Alberta Employee Vacation & Stat Holiday Entitlement is the third post in The Payroll Edge’s series “Employee Vacation & Stat Holiday Entitlement” where we outline Canadian employment compliance standards by province to assist you in hiring a Canadian worker.
American or foreign companies paying Canadians take note: Canadian statutory holidays are paid holidays. As a PEO in Canada, we’re often asked about whether there is stat and vacation pay differences between provinces. Every province has different holidays and qualification rules around paying the employee for the time off. These rules apply to part time, full time, hourly or salaried employees.
Public paid holidays and minimum vacation requirements are set out by the “Employment Standards Code of Alberta”.
There are nine public holidays in the Canadian province of Alberta:
- New Year’s Day on January 1st
- Family Day on the third Monday in February
- Good Friday or Easter Monday
- Victoria Day on the Monday preceding May 25th
- Canada Day on July 1st
- Labour Day on the first Monday in September
- Thanksgiving on the second Monday in October
- Remembrance Day on November 11th
- Christmas Day on December 25th
Exemptions to Public Holiday Pay Entitlement:
There are numerous rules affecting Canadian employees’ eligibility within the province of Alberta. For instance, in Ontario, Canadian workers are entitled to public holiday pay from day one. Meanwhile, an employee in Alberta must have worked for the employer for at least 30 working days in the 12 months before the statutory holiday to be paid for it.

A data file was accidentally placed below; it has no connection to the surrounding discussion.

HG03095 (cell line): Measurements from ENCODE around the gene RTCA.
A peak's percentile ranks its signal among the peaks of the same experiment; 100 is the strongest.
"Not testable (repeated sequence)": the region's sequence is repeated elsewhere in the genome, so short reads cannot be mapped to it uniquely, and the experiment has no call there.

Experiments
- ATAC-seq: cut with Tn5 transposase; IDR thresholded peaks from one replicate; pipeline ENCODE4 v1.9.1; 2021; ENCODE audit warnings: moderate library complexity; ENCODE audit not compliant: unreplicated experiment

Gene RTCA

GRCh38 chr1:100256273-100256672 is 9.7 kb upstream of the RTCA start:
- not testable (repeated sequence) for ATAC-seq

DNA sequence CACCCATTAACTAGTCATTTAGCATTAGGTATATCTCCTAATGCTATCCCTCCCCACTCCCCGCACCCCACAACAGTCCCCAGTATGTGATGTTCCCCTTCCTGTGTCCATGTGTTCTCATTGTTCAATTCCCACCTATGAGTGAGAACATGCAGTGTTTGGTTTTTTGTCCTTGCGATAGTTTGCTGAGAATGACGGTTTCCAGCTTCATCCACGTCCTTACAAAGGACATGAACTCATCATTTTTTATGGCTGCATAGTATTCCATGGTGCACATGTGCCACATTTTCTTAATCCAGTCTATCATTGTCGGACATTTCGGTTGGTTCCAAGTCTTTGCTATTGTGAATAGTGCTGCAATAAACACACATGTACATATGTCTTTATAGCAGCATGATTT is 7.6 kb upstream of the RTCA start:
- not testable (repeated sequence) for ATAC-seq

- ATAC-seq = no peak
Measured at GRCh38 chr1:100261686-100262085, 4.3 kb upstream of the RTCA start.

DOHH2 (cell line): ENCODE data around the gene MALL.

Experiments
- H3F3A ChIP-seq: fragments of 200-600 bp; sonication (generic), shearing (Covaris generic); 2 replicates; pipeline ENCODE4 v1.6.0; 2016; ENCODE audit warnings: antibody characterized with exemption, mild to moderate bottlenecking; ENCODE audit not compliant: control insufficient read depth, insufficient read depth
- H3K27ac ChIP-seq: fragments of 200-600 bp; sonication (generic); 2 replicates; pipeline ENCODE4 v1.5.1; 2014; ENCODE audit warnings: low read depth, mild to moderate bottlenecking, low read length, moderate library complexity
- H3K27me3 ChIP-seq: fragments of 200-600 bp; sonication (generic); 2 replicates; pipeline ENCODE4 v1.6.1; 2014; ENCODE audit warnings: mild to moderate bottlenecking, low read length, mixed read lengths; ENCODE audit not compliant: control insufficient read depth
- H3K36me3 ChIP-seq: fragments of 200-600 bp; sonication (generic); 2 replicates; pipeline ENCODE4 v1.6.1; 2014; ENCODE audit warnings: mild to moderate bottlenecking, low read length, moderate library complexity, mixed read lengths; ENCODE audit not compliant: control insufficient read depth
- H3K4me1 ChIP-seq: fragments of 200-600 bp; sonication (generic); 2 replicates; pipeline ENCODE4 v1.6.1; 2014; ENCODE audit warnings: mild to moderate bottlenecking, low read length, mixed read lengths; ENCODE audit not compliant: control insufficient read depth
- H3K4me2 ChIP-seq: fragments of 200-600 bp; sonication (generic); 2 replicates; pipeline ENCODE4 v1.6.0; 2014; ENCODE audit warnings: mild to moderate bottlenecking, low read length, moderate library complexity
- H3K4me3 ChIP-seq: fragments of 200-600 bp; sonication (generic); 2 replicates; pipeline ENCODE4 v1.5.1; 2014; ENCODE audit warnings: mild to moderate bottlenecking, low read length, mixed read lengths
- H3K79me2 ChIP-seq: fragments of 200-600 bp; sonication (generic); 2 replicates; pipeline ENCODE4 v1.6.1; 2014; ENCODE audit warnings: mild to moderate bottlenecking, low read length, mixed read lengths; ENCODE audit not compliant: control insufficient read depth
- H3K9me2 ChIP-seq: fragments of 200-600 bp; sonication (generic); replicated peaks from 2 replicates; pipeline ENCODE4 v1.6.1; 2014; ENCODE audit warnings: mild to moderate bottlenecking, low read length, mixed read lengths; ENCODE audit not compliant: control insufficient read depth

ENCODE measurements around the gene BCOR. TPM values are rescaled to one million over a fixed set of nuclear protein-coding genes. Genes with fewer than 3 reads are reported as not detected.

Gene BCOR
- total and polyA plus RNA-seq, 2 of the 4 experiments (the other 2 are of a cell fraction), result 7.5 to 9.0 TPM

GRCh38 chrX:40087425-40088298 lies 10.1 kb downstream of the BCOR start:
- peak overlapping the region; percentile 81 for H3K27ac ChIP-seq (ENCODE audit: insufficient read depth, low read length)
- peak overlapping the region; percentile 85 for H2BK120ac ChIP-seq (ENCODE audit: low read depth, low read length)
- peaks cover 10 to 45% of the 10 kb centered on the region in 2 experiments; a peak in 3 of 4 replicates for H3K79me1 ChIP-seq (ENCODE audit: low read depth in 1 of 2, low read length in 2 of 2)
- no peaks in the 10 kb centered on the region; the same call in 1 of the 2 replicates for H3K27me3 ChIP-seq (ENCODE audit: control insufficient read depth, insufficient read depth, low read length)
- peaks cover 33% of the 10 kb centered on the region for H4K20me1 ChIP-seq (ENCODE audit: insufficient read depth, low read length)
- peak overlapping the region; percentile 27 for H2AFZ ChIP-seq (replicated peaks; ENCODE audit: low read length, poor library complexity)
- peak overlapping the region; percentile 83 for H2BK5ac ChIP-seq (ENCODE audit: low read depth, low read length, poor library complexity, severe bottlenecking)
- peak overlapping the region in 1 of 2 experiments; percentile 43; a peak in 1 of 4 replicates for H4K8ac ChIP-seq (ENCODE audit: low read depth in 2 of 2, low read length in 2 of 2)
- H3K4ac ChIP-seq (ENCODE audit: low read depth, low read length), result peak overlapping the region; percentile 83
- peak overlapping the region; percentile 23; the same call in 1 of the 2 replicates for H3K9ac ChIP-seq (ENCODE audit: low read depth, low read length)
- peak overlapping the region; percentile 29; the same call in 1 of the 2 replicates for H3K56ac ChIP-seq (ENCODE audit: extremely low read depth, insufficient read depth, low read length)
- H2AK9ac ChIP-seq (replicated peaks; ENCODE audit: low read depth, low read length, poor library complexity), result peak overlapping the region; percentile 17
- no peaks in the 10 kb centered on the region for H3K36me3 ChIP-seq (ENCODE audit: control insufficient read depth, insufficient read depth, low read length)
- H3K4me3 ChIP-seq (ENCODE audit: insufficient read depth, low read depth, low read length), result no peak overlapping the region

Vacation Pay and Entitlement in Alberta
Minimum vacation time Canadian workers are entitled to in Alberta is as follows;
Two weeks’ vacation time for every 12 months worked for the first four years. After five years of continuous employment at one employer, vacation time increases to three weeks annually. Employers can choose to have the employee work for 12 months before granting vacation time but can also choose to allow the worker to take vacation time any time after the employment has begun.
Vacation pay amounts to 4% of wages for the first four years of consecutive employment at the same employer and then 6% of wages after that. Employers can choose to pay our vacation pay with every paycheque or to pay out the applicable amount right before the vacation time is taken.
Let’s get clear on what “wages” to include when calculating vacation pay before you bring out your calculator. In the province of Alberta there is fewer pay types included and considered as “wages” than most other provinces. To calculate the 4 or 6 % of the previous year’s wages; include regular earnings and commissions. Do NOT include; public holiday pay, overtime pay, bonuses or tips and gratuities.
Note that employees are entitled to both Vacation Time and Vacation Pay.
Please note Alberta employees working in the construction industry have varied employment rules due to the nature of the industry. Refer to Work Alberta’s website or information on employment standards for the construction industry.
There are other industries and jobs that have exceptions to the above rules. Please visit www.work.alberta.ca for further information on Alberta’s Employment Standards rules.
View the province of Alberta’s Vacations and Vacation Pay Factsheet here.
It can be confusing for American and foreign based firms to learn and comply with Canada’s stringent employment laws that often vary by province or territory. We are a Canadian based Employer of Record service provider similar to a Professional Employer Organization (PEO). Our services include payroll processing for local, American and foreign employers who opt to have us as the “Employer of Record” for their Canadian workers. If you’re thinking of hiring a Canadian worker, contact us before you establish the numerous Government of Canada accounts to begin payroll processing.
View our services page for more information on our Professional Employer Organization PEO and Employer of Record EOR services.